Some Chinese unis send students home

Chinese universities have sent students home and police have fanned out in Beijing and Shanghai to prevent more protests after crowds angered by severe anti-virus restrictions called for leader Xi Jinping to resign in the biggest show of public dissent in decades.

Authorities have eased some controls after demonstrations in at least eight mainland cities and Hong Kong – but showed no sign of backing off their larger “zero-COVID” strategy that has confined millions of people to their homes for months at a time.

Security forces have detained an unknown number of people and stepped up surveillance.

With police out in force, there was no word of protests on Tuesday in Beijing, Shanghai or other major mainland cities where crowds rallied over the weekend.

Those widespread demonstrations were unprecedented since the army crushed the 1989 student-led pro-democracy movement centred on Beijing’s Tiananmen Square.

A far smaller group did gather at a university in Hong Kong on Tuesday to protest virus restrictions.

Meanwhile, Beijing’s Tsinghua University, where students rallied over the weekend, and other schools in the capital and the southern province of Guangdong said they were protecting students from COVID-19 by sending them home.

But dispersing them to far-flung hometowns also reduces the likelihood of more demonstrations.

Chinese leaders are especially wary of universities, which have been hotbeds of activism including the Tiananmen protests.

On Sunday, Tsinghua students were told they could go home early for the semester and that the school would arrange buses to take them to the train station or airport.

Nine student dorms at Tsinghua were closed on Monday after some students tested positive for COVID-19, according to one who noted the closure would make it hard for crowds to gather.

The student gave only his surname, Chen, for fear of retribution from authorities.

Beijing Forestry University also said it would arrange for students to return home.

It said its faculty and students all tested negative for the virus.

Universities said classes and final exams would be conducted online.

Authorities hope to “defuse the situation” by clearing out campuses, Dali Yang, an expert on Chinese politics at the University of Chicago, said.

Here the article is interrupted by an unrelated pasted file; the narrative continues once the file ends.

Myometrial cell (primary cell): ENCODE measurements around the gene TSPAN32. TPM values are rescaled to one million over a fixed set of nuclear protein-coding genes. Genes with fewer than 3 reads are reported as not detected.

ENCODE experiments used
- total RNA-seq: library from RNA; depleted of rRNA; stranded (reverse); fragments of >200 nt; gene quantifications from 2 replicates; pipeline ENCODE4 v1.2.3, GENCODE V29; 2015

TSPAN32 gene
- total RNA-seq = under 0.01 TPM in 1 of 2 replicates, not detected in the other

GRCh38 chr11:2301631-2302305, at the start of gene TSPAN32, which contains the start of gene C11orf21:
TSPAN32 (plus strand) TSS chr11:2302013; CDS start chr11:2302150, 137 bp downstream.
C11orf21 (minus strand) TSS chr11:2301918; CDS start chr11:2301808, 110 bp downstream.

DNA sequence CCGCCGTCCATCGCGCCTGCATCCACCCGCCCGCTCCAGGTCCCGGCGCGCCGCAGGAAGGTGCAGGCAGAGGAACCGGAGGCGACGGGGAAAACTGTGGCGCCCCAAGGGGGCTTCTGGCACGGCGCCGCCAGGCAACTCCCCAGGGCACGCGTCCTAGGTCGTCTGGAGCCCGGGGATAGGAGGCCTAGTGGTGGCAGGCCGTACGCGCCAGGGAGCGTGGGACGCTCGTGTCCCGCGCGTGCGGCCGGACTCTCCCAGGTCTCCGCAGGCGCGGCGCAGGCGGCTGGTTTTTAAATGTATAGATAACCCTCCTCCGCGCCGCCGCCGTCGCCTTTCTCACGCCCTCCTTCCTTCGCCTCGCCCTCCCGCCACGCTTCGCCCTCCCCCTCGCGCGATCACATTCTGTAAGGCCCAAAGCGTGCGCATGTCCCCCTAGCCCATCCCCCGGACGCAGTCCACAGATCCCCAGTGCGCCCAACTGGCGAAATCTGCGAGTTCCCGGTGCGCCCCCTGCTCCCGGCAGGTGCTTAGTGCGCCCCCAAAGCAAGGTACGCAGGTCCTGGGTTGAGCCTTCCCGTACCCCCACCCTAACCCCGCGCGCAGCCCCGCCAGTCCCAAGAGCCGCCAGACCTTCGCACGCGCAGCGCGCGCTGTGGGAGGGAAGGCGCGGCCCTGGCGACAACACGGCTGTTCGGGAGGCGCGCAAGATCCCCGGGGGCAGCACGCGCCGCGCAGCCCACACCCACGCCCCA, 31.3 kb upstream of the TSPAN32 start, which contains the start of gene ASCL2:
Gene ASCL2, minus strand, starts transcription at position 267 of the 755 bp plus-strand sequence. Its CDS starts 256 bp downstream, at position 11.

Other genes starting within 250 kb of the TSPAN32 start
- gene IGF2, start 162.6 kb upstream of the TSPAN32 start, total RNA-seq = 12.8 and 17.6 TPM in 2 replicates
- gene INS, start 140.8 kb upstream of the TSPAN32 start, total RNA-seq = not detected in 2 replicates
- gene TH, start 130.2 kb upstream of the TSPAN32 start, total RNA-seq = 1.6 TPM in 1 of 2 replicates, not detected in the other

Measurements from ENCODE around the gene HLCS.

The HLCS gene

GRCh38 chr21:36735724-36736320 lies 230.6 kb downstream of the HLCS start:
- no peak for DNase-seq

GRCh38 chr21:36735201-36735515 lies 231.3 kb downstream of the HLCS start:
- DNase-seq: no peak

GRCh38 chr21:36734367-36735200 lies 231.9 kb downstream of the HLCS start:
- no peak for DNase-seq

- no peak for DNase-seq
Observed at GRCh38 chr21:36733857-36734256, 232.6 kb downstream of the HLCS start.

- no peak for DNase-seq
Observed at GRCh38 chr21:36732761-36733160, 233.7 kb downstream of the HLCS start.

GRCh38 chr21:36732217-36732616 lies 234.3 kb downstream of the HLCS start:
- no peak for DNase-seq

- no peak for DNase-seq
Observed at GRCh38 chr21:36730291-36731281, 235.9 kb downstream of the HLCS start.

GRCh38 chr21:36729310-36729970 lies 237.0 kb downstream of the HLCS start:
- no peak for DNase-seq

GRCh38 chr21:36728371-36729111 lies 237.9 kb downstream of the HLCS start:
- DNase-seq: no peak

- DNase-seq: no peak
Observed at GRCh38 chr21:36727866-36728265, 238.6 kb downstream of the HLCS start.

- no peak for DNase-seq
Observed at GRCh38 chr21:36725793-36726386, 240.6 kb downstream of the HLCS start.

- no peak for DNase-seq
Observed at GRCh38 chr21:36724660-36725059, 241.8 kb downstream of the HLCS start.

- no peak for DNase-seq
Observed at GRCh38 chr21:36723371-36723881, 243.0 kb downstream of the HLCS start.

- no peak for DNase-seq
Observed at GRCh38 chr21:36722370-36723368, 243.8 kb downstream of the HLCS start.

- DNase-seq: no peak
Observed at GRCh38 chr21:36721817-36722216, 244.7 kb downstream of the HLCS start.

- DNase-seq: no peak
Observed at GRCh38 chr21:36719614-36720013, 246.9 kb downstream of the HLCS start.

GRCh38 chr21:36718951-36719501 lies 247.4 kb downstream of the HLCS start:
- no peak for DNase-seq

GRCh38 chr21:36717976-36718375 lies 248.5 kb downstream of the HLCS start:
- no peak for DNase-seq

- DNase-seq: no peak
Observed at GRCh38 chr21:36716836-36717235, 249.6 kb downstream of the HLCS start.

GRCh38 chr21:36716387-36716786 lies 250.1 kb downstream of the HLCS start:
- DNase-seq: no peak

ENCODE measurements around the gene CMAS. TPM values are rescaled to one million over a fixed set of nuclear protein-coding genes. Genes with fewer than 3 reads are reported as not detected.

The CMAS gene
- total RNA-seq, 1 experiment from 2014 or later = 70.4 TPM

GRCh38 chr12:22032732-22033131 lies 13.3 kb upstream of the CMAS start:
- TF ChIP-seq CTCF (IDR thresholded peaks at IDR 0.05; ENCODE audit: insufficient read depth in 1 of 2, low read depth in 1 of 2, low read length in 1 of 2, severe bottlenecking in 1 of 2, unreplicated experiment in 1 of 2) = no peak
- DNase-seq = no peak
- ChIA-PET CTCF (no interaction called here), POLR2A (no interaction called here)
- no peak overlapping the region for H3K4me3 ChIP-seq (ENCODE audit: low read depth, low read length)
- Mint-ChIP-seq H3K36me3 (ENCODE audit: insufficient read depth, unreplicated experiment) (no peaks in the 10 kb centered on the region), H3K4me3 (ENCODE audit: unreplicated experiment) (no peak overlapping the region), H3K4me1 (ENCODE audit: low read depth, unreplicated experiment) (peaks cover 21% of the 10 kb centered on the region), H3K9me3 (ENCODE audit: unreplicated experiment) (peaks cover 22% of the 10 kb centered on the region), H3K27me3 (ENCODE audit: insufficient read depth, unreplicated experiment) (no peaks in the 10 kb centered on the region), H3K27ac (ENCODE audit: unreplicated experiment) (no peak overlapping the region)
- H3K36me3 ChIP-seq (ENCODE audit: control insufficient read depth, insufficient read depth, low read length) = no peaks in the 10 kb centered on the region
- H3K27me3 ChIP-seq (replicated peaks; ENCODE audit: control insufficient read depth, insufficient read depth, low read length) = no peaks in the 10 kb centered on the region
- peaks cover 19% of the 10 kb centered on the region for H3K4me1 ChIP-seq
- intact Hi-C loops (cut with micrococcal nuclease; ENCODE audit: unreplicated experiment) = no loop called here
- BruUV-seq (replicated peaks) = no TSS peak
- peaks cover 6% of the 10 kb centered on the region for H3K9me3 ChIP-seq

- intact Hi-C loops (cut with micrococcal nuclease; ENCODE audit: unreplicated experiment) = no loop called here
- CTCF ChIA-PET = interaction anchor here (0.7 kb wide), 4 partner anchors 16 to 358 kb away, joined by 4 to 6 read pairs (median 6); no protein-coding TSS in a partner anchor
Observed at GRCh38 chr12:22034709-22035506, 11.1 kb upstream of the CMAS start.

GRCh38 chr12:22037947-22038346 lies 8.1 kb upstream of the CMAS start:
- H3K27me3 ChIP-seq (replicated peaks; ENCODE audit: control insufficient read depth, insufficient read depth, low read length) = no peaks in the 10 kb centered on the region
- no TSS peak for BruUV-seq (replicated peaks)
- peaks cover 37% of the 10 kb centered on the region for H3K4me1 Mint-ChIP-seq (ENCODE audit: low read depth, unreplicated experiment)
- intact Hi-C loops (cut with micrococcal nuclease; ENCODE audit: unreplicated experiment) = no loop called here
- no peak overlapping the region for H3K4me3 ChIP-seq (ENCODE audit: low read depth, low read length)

Depending on how tough a position the government takes, protests could continue on a “rotational” basis, with new groups taking turns, he said.

But many people are nervous after police detained some protesters and warned them against demonstrating again.

On Tuesday, about a dozen people gathered at the University of Hong Kong, chanting against virus restrictions and holding up sheets of paper with critical slogans.

Most were from the mainland, which has a separate legal system from the Chinese territory of Hong Kong, and some spectators joined in their chants.

The protesters held signs that read “Say no to COVID panic” and “No dictatorship but democracy”.

One chanted: “We’re not foreign forces but your classmates” – a reference to the fact that Chinese authorities often accuse foreign powers of fomenting dissent.

China’s “zero-COVID” policy has helped keep case numbers lower than those of the United States and other major countries but global health experts have increasingly criticised the methods as unsustainable.

The United Kingdom government summoned China’s ambassador as a protest over the arrest and beating of a BBC cameraman in Shanghai.

Foreign Secretary James Cleverly said that “it is incredibly important that we protect media freedom. It is something very, very much at the heart of the UK’s belief system”.

Chinese Foreign Ministry spokesman Zhao Lijian disputed the UK version of events, saying Edward Lawrence failed to identify himself as a journalist and accusing the BBC of twisting the story.

Asked about criticism of the crackdown, Zhao defended China’s anti-virus strategy and said the public’s legal rights were protected by law.

The government is trying to “provide maximum protection to people’s lives and health while minimising the COVID impact on social and economic development,” he said.

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